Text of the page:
You remember Frank Schaefer, the Methodist pastor whose ministerial credentials were yanked in 2013 after he presided over his son’s gay wedding.
Now he’s back with a vengeance, even as the Methodist church continues to debate over same-sex marriage. In May, 15 United Methodist clergy candidates came out as “lesbian, gay, bisexual and queer” members of the New York Conference.
“While I understand that I risk my standing in The United Methodist Church with this public step, I do so following the way of Jesus,” said Lea Matthews, director of ministry operations at St. Paul and St. Andrew, who will be commissioned as a deacon in June. “I do not walk this path alone. I am surrounded by a cloud of witnesses, made up of my fellow signers, our brave allies in this conference and my church family at SPSA, who offer prayerful support. I sign in solidarity with those on the letter, and acknowledge that there are many others across the denomination who are not as fortunate as we are here in the New York Annual Conference.”
In an open letter released May 3, two boards of ordained ministry challenged others to allow many lesbian, gay, bisexual, transgender and queer people to answer “their call into ordained ministry in The United Methodist Church.” Rev. Charles A. Parker for Baltimore-Washington and the Rev. William B. Pfohl for the New York Conference jointly signed the letter.
The next nine days will see the Methodists make some vital decisions about where the denomination goes from here on hot-button issues. Schaefer is fueling the fire with a new documentary called An Act of Love. Here’s part of this story:
“At the beginning of his career, Schaefer had no intention of getting involved in the controversy over gay marriage in the church. However, several years into Frank’s ministry at a small church in Pennsylvania, his eldest son, Tim, began to quietly struggle with his sexual orientation. Amid fear of rejection from his church and his family, Tim became withdrawn and teetered on the verge of suicide.
“Once the Schaefers assured their son that they accepted and loved him regardless of his sexual orientation, a new fear arose—what would Frank’s congregation in Lebanon, Pennsylvania, think? Tim never felt comfortable in Lebanon, so he moved to Boston for college in an effort to live in a more progressive area. It was in Boston where he met his future husband. After college, they were married in a private service in Massachusetts, where Frank officiated. The Schaefers knew that having Frank officiate Tim’s wedding was a risk to his career, but they figured, since it was a private family affair, that it wouldn’t ruffle any feathers.”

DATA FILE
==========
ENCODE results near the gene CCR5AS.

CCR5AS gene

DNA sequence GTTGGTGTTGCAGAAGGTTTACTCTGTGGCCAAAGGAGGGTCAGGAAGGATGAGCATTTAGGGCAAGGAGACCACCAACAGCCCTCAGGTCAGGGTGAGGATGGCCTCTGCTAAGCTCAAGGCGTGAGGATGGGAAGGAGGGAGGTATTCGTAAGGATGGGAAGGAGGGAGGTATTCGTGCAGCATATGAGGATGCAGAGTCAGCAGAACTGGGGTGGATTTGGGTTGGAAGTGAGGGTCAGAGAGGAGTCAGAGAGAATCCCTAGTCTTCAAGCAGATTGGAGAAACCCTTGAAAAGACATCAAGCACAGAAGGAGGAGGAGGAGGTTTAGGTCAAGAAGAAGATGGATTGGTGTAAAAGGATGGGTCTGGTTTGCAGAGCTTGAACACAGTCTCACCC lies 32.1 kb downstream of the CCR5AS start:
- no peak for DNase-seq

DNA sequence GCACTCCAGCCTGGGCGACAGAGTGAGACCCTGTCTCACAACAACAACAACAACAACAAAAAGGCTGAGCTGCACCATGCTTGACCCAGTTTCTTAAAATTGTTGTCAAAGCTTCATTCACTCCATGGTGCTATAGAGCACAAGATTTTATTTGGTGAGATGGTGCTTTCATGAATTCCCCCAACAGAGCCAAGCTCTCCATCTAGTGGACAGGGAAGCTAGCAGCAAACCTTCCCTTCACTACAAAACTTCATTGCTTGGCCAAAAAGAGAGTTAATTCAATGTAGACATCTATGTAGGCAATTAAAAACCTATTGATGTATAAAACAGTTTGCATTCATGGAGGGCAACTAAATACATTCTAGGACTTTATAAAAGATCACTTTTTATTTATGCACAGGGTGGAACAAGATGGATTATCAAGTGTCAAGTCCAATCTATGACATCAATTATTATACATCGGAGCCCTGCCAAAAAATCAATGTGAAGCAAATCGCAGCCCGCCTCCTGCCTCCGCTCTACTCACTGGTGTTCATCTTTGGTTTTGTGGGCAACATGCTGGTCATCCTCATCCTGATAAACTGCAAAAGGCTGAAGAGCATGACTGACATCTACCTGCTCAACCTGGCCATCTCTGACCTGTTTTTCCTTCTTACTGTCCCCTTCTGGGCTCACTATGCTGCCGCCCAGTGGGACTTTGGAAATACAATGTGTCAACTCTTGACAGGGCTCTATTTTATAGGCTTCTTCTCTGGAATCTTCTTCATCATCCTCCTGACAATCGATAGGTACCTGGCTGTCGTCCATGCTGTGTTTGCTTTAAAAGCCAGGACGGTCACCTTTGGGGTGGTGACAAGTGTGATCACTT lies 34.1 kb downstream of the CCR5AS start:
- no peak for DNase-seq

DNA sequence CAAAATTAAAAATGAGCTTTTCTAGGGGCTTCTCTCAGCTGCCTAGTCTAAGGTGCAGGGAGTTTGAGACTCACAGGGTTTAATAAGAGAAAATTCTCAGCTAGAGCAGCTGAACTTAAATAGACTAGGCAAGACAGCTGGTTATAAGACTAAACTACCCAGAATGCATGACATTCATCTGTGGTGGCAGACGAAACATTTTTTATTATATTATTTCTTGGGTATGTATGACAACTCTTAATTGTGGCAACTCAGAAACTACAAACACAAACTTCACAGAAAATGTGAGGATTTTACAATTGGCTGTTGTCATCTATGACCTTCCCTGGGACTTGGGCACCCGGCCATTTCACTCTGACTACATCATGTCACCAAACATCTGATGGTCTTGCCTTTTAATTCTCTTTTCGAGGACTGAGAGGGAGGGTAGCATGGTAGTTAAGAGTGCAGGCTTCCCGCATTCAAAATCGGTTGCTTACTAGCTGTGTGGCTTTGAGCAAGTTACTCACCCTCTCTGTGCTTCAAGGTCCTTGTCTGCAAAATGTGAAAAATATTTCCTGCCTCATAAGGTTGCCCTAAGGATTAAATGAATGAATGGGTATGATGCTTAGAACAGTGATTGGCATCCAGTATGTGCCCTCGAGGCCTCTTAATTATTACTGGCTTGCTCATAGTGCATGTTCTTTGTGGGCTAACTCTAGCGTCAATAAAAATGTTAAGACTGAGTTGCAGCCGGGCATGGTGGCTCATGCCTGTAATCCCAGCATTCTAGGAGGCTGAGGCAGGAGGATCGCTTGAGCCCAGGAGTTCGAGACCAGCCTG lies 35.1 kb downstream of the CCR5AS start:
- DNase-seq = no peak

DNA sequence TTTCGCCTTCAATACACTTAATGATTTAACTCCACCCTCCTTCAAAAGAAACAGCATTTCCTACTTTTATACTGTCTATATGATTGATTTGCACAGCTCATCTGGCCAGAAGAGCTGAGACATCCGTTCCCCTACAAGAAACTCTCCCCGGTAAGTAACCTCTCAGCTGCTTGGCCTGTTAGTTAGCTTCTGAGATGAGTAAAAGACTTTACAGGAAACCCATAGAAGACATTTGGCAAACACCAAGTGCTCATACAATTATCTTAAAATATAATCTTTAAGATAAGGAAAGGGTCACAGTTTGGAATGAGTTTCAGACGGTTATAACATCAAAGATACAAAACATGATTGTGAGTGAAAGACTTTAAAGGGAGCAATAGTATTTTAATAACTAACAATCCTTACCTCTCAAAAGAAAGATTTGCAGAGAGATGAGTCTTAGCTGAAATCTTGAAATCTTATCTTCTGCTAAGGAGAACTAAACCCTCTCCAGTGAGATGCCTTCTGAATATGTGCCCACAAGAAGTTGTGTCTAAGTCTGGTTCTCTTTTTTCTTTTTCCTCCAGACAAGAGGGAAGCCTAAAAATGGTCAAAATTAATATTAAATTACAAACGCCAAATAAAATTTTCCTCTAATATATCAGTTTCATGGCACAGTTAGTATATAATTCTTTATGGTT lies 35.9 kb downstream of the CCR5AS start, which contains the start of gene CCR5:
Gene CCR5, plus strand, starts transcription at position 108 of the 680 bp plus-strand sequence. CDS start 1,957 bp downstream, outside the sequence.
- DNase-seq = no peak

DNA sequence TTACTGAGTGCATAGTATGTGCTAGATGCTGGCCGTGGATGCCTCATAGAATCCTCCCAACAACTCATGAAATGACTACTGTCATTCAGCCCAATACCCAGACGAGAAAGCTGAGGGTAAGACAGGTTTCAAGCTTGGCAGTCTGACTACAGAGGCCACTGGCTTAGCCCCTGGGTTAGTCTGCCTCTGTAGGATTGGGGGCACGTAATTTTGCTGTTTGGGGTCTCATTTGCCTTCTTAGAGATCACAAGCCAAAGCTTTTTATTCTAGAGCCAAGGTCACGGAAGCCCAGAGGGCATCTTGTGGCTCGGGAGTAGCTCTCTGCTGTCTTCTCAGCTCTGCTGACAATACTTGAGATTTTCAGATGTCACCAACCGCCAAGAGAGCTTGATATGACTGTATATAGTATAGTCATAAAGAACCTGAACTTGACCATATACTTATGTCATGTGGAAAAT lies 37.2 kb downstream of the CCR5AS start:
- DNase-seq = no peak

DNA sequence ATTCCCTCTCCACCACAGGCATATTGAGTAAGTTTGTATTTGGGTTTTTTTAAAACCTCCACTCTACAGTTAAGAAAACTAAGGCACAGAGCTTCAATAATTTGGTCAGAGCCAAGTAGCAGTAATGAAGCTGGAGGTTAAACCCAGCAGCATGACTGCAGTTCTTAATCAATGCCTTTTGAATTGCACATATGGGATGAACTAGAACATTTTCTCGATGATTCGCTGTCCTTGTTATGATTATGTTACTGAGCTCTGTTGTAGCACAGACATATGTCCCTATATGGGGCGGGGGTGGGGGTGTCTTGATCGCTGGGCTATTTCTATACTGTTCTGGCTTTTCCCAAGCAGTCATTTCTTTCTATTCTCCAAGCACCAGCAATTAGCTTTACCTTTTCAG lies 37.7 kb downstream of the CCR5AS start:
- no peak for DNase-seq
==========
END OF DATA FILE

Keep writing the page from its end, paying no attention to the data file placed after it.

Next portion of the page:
Although Schaefer was defrocked, he started a six-month speaking tour in churches and landed on several national TV shows. An Act of Love follows Schaefer and his family on that journey to change the Methodist church’s long stand for traditional marriage from the inside out. It’s called propaganda, folks, that’s working to destroy the third-largest denomination in the United States.
If we’re going to condone the practice of homosexuality, what’s stopping us from allowing pastors to commit adultery without rebuke? Why not let drunken revilers lead kids church? Why not give greedy thieves and extortioners the responsibility for church finances? The point is, practicing homosexuality is not the only sin the Bible calls out in this verse, as so many gay rights activists like to stress. So why does the sinful practice of homosexuality, then, get special protection?
If we’re going to let our pastors engage in homosexuality at will, condone it and have the audacity to declare that it doesn’t contradict God’s will, what’s preventing us from throwing the Ten Commandments out of the window? Why bother to have natural laws against crime, either? What’s the point? The point is we all have to answer to God.
Too many Christians are lovers of themselves instead of lovers of the truth. A strong delusion is sweeping over the land—a tsunami of perversion is rising—and some in the church are falling into its trap. Our response is clear: Continue to speak the truth in love, guard our hearts and minds in Christ Jesus, and refuse to compromise with an anti-Christ agenda. Always keep in mind, a little leaven leavens the whole lump (Gal. 5:9).
The urgency that’s in my heart is painful at this point. People who started out loving God with all their hearts, all their minds, all their souls and all their strength are giving into seducing spirits. Practicing sinners, in clear defiance of God’s Word, are leading churches in the name of Jesus. We need to pray. We need to make intercession like never before. Lives depend on it. Christians are falling away at a rapid clip. We can’t just stand by and point fingers of disdain and watch. Join me in crying out that a wave of repentance will sweep the church—and the nation. Just pray.